A Nebraska Congressman pushes for additional work requirements for federal assistance, arguing it wouldn’t just be good for taxpayers, but for the individuals as well.
Congressman Adrian Smith wants to increase work requirements for Temporary Assistance for Needy Families, known as TANIF. Smith insists he wants to provide job training and assistance so those receiving federal assistance might get work.
“In a way to help folks get back on the playing field of the economy rather than being on the sidelines,” Smith tells Nebraska Radio Network affiliate KLIN.
Smith says a couple of new studies indicate some are opting out of the workforce.
One study estimates five million Americans, ages 16 to 24, are neither in school nor at work. Another study estimates seven million men, in the prime working ages of 24 to 54, are not only not working, they aren’t looking for work.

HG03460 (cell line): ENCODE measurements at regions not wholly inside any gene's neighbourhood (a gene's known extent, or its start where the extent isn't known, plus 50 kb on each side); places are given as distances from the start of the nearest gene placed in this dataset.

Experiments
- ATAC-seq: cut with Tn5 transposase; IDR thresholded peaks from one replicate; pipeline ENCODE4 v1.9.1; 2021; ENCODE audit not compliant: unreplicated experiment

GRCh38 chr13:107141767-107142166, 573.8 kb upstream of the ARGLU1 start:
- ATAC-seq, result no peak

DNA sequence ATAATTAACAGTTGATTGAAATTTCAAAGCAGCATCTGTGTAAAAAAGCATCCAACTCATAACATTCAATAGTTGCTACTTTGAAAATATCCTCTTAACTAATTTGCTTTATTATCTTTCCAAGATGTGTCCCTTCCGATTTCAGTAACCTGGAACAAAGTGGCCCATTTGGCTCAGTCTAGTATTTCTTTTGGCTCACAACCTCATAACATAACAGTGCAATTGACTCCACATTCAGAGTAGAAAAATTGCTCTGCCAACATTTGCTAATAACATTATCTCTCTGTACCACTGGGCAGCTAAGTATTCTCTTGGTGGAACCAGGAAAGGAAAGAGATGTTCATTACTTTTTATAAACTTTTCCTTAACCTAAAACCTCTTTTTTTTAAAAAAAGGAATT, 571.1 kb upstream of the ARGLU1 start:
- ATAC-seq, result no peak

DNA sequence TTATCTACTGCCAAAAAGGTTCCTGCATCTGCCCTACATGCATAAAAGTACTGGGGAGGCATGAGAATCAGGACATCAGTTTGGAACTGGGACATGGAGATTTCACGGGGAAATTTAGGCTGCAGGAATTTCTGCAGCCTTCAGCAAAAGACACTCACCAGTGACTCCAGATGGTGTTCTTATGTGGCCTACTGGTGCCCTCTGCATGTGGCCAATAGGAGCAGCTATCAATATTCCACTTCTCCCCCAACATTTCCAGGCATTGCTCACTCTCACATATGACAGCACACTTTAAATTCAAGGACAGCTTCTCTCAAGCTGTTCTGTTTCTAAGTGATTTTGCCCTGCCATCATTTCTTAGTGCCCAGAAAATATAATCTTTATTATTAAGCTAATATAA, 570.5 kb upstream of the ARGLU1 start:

“When we look at poverty programs, we need to make sure that we are doing everything we can to help individuals get back onto the economic playing field,” according to Smith.
Smith says federal assistance needs to be concentrated on helping those who need it the most. And while he admits his proposal would cut costs, Smith insists the changes are more important for the individual.
Smith also supports the House version of the Farm Bill which increases work requirements for those receiving food stamps from the Supplemental Nutrition Assistance Program (SNAP).
Both chambers of Congress have approved Farm Bills. Negotiators from the House and Senate now are trying to reach agreement on a compromise piece of legislation. The SNAP requirements is the biggest sticking point.
The House proposes increasing the minimum hours of work or job training to receive food stamps to 25 hours per week. The Senate version retains current work requirements, but expands work training programs.
The current Farm Bill expires on the 30th.
AUDIO: Brent Martin reports [:45]